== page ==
Chris Eldon Lee reviews “Aristocrats”, which is at Clwyd Theatre Cymru until Saturday 12th October 2013
Brian Friel returns to his fictional Donegal village of Ballybeg to unfold the story of the declining aristocrats who live at the Hall on the hill
By the 1970s the divide in Ireland was not just political and religious but also economic.
The Catholics had far fewer big houses than the Protestants, and many were in terminal decline … sending the resident gentry into denial. So when the family assembles to celebrate a wedding, the decay isn’t just creeping into the bricks and mortar.
No longer able to afford to maintain their croquet lawn, they mime the game with invisible mallets; a metaphor for a family living an empty life without income. They survive on their fading dreams and their father’ pension, but his death on the eve of the wedding sweeps away both securities.
Like Clwyd’s previous Friel production ‘Dancing at Lughnasa’, the set is neither indoors nor out. Living room furniture nestles amongst the dandelions on a grassy mound. The family is sprawled around getting horribly drunk, trying to answer the questions of the Chicago academic Tom Hoffnung (Brendan Charleston), who’s writing a thesis on “the recurring cultural, political and social modes of the upper strata of Roman Catholic society in rural Ireland since the act of Catholic emancipation”. And the best of luck to him – because he’s picked the wrong family…one that would rather live its own fiction than face the facts.
Chief maker-up is calamitous Casimir, who provides Christian Patterson with the role of a lifetime. He’s large and loud and far too keen for his own good as he fantasises about the family’s familiarity with Ireland’s famous. Patterson is required to be an innocently enthusiastic and eccentric chatterbox, who can tell one Chopin nocturne from another but runs to his sister’s bosom in adversity. He’s a complex child-like character made totally believable by some top drawer acting technique, especially in a confessional scene when Casimir (for once truthfully) relates his revelation, aged nine, that he was ‘different’ from other children.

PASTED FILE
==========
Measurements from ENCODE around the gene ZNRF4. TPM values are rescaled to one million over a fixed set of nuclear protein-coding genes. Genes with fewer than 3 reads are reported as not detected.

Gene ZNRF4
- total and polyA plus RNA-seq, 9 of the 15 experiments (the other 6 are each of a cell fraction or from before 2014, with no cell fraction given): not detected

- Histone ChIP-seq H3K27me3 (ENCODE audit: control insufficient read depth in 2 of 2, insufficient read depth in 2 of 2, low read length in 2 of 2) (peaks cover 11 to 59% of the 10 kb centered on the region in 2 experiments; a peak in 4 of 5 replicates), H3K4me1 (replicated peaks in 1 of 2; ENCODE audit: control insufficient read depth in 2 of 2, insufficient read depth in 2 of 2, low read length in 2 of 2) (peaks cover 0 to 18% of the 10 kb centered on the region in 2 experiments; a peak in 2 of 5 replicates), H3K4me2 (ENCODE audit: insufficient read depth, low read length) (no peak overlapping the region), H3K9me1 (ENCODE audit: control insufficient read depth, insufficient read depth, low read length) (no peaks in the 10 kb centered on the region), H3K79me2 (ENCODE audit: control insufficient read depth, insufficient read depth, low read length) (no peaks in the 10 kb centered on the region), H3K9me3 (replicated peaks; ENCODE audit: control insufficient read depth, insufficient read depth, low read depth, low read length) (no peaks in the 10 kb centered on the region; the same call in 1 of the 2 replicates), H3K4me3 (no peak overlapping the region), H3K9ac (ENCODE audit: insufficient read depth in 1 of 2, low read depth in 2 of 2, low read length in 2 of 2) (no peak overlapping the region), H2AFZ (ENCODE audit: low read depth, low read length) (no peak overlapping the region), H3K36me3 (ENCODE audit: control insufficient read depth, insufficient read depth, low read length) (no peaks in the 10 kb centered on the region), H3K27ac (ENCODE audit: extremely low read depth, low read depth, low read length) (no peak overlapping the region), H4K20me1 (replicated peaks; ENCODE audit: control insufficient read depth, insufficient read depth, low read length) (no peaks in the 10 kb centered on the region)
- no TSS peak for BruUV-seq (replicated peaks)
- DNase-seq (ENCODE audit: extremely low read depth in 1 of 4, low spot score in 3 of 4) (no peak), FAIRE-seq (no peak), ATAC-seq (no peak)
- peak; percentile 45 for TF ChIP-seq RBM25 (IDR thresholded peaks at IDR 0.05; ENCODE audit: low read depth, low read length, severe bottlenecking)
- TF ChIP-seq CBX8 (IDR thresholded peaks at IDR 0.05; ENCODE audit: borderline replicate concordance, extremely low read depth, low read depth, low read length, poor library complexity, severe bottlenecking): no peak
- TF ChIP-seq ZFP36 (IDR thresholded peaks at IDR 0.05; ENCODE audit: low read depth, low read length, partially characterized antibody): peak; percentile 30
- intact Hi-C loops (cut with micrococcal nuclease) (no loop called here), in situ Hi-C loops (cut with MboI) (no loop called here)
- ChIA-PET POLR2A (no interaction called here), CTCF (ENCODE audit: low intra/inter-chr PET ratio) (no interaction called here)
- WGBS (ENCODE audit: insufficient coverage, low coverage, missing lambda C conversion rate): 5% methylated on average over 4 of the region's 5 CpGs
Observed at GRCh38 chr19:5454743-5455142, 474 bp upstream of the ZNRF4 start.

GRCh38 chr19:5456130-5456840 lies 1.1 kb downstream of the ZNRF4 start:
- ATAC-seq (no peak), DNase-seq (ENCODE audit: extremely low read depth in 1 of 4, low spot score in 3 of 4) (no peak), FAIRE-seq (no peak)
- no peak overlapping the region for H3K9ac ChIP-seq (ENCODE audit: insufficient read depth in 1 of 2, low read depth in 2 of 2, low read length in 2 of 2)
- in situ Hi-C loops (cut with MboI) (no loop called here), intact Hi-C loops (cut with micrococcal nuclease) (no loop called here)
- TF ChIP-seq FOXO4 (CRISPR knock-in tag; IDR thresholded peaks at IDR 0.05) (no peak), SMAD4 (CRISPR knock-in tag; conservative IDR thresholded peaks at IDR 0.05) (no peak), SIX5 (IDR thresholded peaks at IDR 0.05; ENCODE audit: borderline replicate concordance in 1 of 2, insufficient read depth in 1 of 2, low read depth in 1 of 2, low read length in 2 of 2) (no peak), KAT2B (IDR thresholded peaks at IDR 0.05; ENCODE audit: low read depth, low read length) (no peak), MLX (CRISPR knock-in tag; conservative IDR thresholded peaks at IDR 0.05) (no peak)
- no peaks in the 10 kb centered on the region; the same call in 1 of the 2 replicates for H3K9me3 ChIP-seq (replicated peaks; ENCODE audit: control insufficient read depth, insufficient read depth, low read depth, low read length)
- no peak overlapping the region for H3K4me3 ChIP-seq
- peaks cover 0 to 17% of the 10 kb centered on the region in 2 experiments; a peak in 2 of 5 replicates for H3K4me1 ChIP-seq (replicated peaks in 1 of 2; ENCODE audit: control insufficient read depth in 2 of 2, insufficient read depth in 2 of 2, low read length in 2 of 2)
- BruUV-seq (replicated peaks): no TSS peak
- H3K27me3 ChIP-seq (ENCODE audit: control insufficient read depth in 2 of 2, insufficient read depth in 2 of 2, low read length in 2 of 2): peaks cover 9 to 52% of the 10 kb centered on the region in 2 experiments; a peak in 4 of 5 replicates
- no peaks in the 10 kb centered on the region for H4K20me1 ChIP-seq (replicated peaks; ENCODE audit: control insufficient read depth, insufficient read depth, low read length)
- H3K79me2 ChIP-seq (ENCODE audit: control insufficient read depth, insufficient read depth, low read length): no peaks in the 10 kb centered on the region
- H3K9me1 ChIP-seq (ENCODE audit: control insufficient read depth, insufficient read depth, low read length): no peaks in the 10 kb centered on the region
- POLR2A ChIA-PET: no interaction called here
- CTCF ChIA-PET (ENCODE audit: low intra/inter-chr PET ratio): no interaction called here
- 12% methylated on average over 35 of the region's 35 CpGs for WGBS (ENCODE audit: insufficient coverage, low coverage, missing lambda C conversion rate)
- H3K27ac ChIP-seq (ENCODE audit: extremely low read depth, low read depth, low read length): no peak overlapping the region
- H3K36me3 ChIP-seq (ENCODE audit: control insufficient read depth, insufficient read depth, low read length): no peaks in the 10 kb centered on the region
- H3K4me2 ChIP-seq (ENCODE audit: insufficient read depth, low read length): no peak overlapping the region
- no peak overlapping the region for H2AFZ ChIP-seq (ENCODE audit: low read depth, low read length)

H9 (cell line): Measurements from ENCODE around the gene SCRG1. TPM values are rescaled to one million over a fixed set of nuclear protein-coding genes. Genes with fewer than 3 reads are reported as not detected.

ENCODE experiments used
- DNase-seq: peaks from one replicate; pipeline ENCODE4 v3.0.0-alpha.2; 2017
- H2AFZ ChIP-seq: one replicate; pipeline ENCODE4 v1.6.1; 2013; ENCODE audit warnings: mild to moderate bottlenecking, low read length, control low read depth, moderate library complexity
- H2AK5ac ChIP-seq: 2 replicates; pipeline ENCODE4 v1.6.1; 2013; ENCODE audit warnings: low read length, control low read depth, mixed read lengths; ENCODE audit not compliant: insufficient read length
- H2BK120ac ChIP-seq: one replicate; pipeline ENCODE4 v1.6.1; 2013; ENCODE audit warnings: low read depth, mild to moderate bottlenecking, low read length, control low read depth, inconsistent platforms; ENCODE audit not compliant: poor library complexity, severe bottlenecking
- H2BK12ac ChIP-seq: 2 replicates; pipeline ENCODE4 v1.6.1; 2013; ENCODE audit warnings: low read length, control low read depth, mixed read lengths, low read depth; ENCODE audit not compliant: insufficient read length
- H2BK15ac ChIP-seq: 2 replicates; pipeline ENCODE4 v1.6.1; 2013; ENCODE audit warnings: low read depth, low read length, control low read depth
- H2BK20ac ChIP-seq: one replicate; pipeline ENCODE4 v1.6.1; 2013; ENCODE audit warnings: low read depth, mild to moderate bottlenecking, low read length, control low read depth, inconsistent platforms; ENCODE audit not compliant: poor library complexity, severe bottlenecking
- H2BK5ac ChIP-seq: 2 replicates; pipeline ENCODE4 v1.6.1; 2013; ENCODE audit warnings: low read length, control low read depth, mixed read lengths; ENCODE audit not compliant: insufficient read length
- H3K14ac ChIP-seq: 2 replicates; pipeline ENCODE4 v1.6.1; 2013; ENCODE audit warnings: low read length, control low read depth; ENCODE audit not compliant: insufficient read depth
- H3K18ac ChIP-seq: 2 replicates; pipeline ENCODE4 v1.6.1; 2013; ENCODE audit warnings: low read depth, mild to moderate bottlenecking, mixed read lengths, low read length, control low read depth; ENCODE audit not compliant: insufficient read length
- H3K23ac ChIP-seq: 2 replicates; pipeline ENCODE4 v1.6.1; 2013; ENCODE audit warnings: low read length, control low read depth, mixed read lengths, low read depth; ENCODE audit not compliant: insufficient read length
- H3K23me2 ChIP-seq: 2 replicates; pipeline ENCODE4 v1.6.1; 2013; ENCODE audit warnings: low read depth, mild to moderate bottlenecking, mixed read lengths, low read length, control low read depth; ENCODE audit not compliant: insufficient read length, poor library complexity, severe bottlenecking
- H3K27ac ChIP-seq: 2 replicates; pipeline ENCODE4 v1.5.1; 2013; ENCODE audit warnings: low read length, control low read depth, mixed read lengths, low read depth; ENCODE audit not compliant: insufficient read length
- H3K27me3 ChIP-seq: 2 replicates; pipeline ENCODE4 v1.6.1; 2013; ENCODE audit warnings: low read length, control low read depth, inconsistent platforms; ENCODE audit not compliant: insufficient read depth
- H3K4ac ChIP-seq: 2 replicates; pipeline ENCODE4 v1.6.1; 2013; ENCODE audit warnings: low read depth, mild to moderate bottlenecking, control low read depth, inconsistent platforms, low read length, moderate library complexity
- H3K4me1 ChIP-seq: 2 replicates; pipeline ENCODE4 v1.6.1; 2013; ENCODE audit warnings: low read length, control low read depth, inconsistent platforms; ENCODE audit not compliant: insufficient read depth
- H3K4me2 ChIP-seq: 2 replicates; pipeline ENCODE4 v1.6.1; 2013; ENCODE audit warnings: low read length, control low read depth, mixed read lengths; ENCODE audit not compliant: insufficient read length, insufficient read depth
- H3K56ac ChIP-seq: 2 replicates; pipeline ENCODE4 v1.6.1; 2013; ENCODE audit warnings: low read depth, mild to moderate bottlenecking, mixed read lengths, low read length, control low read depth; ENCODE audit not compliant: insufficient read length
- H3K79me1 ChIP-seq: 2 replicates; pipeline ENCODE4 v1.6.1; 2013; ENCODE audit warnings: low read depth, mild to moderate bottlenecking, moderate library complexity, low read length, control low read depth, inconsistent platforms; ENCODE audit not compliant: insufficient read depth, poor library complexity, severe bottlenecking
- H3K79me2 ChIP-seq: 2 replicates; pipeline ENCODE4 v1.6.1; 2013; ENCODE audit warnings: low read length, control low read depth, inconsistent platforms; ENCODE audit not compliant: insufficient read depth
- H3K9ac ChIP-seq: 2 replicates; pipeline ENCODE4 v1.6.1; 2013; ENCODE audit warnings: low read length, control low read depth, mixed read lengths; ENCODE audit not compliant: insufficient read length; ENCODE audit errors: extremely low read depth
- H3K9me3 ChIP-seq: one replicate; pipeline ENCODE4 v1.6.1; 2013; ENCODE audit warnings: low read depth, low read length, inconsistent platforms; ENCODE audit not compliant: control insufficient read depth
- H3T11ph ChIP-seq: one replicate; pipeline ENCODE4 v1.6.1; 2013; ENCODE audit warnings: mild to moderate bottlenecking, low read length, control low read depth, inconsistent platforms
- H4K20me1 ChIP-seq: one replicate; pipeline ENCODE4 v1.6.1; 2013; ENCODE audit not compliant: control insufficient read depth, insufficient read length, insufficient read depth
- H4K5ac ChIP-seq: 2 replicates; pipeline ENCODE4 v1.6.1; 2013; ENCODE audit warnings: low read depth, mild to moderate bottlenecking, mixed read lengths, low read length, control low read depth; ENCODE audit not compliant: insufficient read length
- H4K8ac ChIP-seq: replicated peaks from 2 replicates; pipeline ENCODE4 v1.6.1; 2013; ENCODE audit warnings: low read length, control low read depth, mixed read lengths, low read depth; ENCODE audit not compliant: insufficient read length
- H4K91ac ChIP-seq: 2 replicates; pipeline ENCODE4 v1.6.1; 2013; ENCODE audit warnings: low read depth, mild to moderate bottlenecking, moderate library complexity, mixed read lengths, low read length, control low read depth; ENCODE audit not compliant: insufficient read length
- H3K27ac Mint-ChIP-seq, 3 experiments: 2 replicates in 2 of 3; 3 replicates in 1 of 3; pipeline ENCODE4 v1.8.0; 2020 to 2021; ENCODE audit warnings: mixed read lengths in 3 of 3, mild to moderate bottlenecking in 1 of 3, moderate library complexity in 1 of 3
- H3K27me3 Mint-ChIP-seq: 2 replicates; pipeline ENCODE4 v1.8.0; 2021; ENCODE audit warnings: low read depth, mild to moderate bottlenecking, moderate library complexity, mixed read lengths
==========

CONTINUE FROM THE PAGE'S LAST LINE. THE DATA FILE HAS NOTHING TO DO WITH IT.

Patterson is wholly compassionate towards this troubled soul and it’s a hugely endearing performance.
The oldest daughter Judith (Victoria John) is one of the few rooted characters, caring for her father and allegedly betraying the family through her involvement in the Bogside unrest of 1969. She, and we, are constantly reminded of this by the anguished cries of the old man (Hugh Thomas), heard through an incongruous, booming baby alarm linked to his invalid bedroom.
Her brother-in-law Eamon (Simon Holland Roberts – on loan from Northern Broadsides) also has a civil rights past, though his present is divided between a damp London basement and the bottle. Blessed with a ginger beard, Roberts is hilarious in his cups.
Lisa Diveney delicately plays the talented, youngest sister Claire. Her father has frustrated her career as a pianist, so she’s planning a dubious marriage in order to step away. Diveney’s diffidence plainly shows she doesn’t really love him.
All these characters talk a lot but leave the house full of unspoken things. It’s a still-bound family, clinging to the dream that nothing at Ballybeg Hall will really change. So much so, when father finally collapses they shout ‘doctor!’ but no one picks up the phone to call him.
Friel presents their story piecemeal, constantly shifting focus through a variety of lenses. Stances and motives constantly inter-cut with each other and moments may pass you by.
But the overall effect is hypnotic and author and assembly are perfectly in tune to create a wonderfully deep and rounded portrait of the ultimate inertia of fading aristocracy.
Visit www.clwyd-theatr-cymru.co.uk for bookings & information about Clwyd Theatr Cymru.
Photo: Tom Hoffnung played by Brendon Charleston (left) and Christian Patterson as Casimir O’Donnell (right). Photo by Catherine Ashmore